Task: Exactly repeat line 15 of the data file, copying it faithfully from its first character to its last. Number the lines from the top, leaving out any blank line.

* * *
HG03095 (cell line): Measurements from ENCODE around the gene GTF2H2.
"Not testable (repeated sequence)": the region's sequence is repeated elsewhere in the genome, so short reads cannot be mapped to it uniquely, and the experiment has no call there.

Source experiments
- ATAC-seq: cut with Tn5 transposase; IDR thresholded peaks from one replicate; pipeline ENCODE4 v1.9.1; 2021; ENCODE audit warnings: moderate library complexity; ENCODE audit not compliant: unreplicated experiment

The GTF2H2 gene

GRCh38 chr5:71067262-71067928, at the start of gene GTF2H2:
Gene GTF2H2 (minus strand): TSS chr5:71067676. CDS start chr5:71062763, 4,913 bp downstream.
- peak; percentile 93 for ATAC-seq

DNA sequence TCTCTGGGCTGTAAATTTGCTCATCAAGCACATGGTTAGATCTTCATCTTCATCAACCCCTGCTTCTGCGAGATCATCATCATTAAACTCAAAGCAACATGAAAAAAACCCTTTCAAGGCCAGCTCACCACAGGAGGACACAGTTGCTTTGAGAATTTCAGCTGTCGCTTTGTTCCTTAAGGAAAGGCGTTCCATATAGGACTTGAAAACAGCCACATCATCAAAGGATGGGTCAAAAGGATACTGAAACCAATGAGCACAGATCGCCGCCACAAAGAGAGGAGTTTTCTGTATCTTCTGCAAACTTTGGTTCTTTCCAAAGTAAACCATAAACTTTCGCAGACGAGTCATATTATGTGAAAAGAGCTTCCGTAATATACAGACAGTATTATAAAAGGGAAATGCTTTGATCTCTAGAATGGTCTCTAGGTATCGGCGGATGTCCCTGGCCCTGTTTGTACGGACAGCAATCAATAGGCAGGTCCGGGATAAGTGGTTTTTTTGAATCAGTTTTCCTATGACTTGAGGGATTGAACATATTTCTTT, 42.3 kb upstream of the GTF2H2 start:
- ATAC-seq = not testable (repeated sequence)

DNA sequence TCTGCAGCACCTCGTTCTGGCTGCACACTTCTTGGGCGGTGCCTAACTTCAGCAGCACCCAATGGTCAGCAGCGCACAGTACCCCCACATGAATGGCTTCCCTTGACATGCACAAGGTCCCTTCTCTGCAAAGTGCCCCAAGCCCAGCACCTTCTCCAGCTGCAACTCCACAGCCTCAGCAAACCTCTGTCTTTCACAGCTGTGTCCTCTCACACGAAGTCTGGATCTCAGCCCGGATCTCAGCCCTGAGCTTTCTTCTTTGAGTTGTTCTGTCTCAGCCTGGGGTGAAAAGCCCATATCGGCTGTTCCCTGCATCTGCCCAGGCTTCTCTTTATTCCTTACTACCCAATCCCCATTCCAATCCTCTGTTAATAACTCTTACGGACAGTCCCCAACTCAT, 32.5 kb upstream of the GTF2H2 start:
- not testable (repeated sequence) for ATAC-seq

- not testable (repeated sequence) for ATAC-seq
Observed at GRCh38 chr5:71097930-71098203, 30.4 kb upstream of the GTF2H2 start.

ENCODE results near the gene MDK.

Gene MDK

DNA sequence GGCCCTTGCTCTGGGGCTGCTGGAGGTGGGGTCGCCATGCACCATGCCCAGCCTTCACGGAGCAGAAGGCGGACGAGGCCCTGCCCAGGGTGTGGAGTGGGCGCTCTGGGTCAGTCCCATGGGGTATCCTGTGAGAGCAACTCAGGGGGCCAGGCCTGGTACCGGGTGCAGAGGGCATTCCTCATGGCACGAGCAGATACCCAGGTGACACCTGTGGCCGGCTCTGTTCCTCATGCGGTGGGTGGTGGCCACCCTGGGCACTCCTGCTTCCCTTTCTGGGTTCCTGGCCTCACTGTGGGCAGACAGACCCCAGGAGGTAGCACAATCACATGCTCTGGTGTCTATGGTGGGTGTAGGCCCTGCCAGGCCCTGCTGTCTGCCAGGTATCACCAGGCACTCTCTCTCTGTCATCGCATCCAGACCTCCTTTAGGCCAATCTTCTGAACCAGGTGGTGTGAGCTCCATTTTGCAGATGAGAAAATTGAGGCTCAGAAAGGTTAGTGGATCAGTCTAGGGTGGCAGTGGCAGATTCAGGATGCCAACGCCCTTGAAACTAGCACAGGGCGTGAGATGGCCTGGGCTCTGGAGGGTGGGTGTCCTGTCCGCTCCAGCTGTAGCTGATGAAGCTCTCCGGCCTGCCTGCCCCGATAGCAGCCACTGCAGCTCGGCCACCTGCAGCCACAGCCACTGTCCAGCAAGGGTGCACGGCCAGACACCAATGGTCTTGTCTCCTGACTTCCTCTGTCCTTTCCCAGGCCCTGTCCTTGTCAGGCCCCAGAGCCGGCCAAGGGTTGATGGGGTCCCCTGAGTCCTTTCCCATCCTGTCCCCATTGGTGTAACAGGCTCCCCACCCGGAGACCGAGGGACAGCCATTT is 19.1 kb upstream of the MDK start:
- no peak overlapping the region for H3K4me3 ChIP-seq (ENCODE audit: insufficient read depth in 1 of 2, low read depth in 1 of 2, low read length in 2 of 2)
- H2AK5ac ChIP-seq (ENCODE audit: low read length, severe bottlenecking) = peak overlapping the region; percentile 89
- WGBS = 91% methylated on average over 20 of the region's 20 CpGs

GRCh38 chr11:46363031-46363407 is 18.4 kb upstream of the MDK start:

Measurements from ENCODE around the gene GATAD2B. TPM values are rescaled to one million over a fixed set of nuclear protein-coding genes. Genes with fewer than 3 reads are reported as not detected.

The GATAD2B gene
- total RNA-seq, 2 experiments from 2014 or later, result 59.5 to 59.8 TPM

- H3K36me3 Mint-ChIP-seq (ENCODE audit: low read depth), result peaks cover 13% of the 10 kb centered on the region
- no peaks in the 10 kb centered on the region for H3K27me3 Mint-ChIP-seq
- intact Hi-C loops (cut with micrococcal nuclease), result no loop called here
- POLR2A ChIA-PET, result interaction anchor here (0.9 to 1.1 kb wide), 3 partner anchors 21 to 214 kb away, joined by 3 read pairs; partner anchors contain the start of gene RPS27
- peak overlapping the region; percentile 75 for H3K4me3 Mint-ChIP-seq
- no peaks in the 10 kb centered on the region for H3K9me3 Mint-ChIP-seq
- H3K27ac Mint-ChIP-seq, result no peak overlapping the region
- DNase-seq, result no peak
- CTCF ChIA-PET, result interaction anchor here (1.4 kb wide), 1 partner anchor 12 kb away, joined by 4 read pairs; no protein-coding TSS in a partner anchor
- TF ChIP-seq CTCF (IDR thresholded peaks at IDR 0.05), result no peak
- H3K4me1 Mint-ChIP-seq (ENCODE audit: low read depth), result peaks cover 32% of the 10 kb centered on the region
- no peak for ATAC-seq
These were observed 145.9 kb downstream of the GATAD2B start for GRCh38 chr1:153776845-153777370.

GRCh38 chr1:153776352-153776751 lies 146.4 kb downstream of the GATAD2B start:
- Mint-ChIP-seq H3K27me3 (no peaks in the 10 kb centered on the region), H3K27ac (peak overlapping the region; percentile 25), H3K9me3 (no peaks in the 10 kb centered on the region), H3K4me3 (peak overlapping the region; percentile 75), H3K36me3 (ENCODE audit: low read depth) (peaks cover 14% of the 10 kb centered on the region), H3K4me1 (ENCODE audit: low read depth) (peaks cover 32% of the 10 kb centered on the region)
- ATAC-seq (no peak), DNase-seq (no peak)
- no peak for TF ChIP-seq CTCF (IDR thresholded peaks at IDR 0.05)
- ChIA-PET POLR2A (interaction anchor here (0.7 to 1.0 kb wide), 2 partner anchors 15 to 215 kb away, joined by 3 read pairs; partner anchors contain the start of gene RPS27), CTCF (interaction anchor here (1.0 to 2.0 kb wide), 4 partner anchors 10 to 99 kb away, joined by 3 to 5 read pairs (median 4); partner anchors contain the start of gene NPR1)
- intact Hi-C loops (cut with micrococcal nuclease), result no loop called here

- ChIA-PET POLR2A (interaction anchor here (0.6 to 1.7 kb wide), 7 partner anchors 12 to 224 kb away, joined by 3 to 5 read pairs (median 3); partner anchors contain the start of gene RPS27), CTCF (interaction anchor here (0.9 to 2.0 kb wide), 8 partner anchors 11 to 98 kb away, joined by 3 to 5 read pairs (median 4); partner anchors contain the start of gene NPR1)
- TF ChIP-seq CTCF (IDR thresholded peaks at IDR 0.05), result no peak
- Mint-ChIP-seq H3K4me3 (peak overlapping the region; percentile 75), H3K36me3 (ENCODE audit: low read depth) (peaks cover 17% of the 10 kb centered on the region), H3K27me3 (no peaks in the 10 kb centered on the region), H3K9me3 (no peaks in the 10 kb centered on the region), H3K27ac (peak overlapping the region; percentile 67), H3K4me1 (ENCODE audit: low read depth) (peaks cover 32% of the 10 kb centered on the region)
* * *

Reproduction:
ENCODE results near the gene MDK.